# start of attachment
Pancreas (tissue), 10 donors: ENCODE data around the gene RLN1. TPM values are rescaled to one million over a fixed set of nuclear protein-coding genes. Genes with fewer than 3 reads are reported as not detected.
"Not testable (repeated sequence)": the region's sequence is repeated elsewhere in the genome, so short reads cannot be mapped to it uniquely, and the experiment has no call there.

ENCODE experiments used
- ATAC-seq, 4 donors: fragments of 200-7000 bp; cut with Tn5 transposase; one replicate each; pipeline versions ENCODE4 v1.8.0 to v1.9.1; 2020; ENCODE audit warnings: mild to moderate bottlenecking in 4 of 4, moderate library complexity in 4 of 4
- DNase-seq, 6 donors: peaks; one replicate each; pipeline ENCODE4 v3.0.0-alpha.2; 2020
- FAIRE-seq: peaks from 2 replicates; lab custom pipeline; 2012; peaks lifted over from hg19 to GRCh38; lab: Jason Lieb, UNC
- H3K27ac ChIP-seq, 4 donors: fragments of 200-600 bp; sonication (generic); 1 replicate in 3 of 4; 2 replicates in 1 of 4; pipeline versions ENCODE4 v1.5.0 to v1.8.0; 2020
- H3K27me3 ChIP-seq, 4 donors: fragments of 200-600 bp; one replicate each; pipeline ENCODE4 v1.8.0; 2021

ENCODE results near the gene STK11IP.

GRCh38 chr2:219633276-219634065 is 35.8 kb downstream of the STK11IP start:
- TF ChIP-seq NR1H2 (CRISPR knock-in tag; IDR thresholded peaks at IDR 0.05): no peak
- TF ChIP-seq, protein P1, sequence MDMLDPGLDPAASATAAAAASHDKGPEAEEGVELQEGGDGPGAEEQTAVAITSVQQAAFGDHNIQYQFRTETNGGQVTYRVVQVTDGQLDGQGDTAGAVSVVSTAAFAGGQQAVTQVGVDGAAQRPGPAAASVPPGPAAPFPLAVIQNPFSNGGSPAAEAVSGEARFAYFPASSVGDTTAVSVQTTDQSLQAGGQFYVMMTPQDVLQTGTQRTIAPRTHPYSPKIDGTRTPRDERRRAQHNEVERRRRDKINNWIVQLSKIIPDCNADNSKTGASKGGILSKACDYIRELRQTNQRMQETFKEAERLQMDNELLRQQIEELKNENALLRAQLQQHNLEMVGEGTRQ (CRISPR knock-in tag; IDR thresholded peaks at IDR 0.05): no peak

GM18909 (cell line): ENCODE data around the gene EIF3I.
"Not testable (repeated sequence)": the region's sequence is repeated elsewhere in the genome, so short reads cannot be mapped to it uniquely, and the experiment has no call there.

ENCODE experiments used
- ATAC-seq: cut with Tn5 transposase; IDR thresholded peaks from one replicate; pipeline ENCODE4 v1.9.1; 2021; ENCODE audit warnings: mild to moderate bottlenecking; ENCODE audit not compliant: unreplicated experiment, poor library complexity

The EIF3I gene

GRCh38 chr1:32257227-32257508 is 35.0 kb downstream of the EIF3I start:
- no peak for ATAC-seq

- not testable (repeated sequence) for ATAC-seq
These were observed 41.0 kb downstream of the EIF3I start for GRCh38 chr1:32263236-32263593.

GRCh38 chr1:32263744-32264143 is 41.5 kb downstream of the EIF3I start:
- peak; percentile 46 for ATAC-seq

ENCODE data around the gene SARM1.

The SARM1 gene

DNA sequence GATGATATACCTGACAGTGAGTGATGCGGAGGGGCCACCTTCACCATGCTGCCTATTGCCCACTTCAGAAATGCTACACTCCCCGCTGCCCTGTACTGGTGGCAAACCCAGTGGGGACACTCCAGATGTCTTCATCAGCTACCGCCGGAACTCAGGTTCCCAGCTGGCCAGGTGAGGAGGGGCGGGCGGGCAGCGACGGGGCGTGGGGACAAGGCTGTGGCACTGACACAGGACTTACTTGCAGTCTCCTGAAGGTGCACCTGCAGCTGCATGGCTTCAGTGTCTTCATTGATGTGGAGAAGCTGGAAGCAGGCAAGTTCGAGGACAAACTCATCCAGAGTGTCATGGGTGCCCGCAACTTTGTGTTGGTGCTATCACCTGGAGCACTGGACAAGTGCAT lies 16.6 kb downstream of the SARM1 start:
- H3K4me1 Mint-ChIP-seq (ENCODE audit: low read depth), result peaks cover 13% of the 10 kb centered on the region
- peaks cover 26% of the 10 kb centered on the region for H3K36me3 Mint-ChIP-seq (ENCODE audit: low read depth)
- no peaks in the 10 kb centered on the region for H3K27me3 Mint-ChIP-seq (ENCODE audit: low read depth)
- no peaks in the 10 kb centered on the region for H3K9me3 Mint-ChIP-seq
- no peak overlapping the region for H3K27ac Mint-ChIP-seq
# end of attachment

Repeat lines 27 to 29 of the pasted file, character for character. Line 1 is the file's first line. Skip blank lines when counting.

- H3K4me1 Mint-ChIP-seq (ENCODE audit: low read depth), result peaks cover 13% of the 10 kb centered on the region
- peaks cover 26% of the 10 kb centered on the region for H3K36me3 Mint-ChIP-seq (ENCODE audit: low read depth)
- no peaks in the 10 kb centered on the region for H3K27me3 Mint-ChIP-seq (ENCODE audit: low read depth)